Everyone wants to know whether Gov. Dannel P. Malloy will try to raise taxes to fill the state’s budget deficit. On Monday, he clarified the issue — a little bit.
Republicans argue that he already has, with Friday’s “road map.” Malloy argues that those revenue increases — a cap on companies’ use of tax credits, for $12 million, and the closing of a loophole for electric generators, for $10 million — are not tax increases.
It’s a matter of semantics, Sen. Andrew Roraback told Keith Phaneuf of The CTMirror. That’s right, of course, but it matters because Malloy’s budget czar said two weeks ago the governor would not seek a tax increase.
Now that the $220 million road map and the $170 million in cuts announced 12 days ago more or less plug the hole for this fiscal year, we look ahead to the fiscal year that starts July 1. Here again, in comments reported by my colleague Daniela Altimari, it’s clear that Malloy is not clear:
“I refuse to make a judgment. I don’t know about the fiscal cliff. How do I make a judgment about that without knowing whether we’re looking at across-the-board reductions or surgical reductions?”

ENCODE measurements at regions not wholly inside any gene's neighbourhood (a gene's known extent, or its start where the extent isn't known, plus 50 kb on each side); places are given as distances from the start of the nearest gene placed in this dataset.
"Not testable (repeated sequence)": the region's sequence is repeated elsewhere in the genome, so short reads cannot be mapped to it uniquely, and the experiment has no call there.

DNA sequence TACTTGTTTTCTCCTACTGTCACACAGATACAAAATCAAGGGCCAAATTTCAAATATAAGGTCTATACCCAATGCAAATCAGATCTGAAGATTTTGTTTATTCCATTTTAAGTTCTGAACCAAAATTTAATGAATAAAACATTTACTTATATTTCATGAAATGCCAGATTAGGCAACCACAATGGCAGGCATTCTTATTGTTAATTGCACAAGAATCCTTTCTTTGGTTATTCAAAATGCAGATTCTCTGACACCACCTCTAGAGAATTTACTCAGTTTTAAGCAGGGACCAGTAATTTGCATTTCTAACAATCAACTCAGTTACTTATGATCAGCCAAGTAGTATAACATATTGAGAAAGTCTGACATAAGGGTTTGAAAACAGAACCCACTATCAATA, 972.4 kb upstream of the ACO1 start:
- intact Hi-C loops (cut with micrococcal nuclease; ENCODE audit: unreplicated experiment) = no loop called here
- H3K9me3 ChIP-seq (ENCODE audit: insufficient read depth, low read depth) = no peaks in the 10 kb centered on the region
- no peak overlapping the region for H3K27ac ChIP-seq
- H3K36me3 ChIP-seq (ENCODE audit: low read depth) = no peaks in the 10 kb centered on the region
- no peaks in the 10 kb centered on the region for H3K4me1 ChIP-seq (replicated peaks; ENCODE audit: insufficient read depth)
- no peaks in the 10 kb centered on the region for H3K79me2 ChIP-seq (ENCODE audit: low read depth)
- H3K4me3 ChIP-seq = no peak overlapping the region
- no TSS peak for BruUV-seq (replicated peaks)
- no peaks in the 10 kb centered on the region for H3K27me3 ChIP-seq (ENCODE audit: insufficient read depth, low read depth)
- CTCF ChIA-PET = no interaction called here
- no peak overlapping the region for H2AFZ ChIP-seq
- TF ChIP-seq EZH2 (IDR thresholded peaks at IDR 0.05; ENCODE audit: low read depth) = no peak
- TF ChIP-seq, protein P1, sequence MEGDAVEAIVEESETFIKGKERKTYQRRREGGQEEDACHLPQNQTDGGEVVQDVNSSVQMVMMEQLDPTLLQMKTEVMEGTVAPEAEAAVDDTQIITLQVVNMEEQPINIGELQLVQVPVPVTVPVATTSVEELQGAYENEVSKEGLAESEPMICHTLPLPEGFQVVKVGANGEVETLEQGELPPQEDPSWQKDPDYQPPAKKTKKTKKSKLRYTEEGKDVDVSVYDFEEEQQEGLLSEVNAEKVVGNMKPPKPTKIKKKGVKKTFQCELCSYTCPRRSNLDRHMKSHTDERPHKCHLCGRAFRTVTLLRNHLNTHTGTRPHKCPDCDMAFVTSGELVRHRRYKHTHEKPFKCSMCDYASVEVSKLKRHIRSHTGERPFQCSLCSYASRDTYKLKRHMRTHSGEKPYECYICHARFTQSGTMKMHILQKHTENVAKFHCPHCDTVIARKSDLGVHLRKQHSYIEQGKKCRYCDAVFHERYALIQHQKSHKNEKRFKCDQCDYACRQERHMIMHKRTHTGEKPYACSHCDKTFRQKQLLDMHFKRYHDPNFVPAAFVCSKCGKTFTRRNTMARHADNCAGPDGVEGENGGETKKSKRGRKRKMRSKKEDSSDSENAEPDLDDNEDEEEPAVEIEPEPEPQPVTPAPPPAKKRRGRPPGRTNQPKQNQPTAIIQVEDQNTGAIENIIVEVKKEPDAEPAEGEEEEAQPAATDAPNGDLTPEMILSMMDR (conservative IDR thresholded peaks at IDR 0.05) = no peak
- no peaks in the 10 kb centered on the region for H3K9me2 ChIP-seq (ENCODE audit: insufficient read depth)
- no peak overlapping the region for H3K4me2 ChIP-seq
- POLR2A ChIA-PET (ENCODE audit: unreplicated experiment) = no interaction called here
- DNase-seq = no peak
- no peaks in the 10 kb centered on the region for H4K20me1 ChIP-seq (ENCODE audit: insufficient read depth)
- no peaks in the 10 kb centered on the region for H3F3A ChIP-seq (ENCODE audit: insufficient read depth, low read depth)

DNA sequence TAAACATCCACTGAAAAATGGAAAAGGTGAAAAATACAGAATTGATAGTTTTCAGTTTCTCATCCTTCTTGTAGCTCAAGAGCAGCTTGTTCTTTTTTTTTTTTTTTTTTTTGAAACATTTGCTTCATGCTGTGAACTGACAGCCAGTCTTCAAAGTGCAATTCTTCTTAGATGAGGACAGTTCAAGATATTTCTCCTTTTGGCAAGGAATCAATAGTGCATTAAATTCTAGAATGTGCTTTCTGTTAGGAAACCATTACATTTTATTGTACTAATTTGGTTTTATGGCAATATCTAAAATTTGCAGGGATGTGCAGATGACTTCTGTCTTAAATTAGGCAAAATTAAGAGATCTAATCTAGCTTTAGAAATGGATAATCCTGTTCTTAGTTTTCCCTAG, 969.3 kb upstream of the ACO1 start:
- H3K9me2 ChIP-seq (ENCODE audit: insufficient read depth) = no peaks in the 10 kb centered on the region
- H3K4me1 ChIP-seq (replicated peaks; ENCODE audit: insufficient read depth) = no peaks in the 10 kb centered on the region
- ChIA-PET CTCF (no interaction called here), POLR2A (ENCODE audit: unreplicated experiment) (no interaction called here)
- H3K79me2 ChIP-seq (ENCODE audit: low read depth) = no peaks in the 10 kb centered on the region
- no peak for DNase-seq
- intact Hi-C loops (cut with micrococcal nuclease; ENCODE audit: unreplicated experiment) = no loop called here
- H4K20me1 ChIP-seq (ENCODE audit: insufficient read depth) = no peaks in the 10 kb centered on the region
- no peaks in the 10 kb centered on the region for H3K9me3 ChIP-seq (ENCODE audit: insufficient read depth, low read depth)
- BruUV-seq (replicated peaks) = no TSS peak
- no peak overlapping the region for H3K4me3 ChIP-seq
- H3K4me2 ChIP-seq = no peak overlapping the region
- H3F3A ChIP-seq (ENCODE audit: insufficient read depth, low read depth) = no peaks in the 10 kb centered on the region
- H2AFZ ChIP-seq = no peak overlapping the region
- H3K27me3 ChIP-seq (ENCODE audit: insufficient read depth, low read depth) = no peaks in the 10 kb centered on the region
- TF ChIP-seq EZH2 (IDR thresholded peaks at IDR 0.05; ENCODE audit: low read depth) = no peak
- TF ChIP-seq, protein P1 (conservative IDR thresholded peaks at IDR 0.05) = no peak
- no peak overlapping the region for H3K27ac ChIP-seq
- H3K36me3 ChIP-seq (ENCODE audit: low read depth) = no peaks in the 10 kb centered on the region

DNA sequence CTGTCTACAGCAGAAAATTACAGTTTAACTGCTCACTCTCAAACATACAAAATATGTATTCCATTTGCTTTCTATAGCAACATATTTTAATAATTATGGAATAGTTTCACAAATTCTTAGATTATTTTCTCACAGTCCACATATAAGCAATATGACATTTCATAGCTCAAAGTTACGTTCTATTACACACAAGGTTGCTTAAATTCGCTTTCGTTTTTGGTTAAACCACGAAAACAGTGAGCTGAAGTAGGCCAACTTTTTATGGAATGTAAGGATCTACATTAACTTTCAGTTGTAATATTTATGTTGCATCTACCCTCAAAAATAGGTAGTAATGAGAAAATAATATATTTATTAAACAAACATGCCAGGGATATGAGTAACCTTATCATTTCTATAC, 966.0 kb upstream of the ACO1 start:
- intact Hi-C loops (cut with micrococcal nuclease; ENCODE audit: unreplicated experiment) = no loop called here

Malloy is saying that defense cuts of $500 billion over 10 years, which the fiscal cliff would force, along with a similar-sized cut in non-defense spending, would collapse the Connecticut economy. That would lead to more revenue shortfalls, which would require higher tax rates — real tax increase by anyone’s definition.
Well, the budget for the year that starts July 1 has an estimated shortfall of $1.06 billion. So it seems to me that Connecticut will need tax increases either way, since that’s 5 percent of the budget.
And cutting Medicaid won’t do the trick because starting in 2014, most health coverage for the poor gets a 90 percent reimbursement from the federal government. Cutting out that spending would be dumb.
It’s easy to say we can cut an extra $1 billion out of personnel costs, but that would be 0ne-fifth of the state’s regular workforce, not an easy cut at a time when we’re under a no-layoff agreement, signed in 2011.
Getting back to whether the $22 million in added revenues from businesses comprise a tax increase, we just don’t know enough about them yet — one line each in the road map. Malloy attacked the “tax increase” moniker in Monday’s remarks:
“We never said we wouldn’t look at revenue and obviously we are looking at revenue. We are limiting, perhaps for a period of time, the percentage of tax avoidance that a corporation can have by buying a financial product. That’s not a tax increase.
“And we are moving to close a loophole … That’s not a tax increase and that’s how I would define both of those things. The value of an alternative investment will be limited perhaps for a short period of time and likewise the loophole will be done away with.”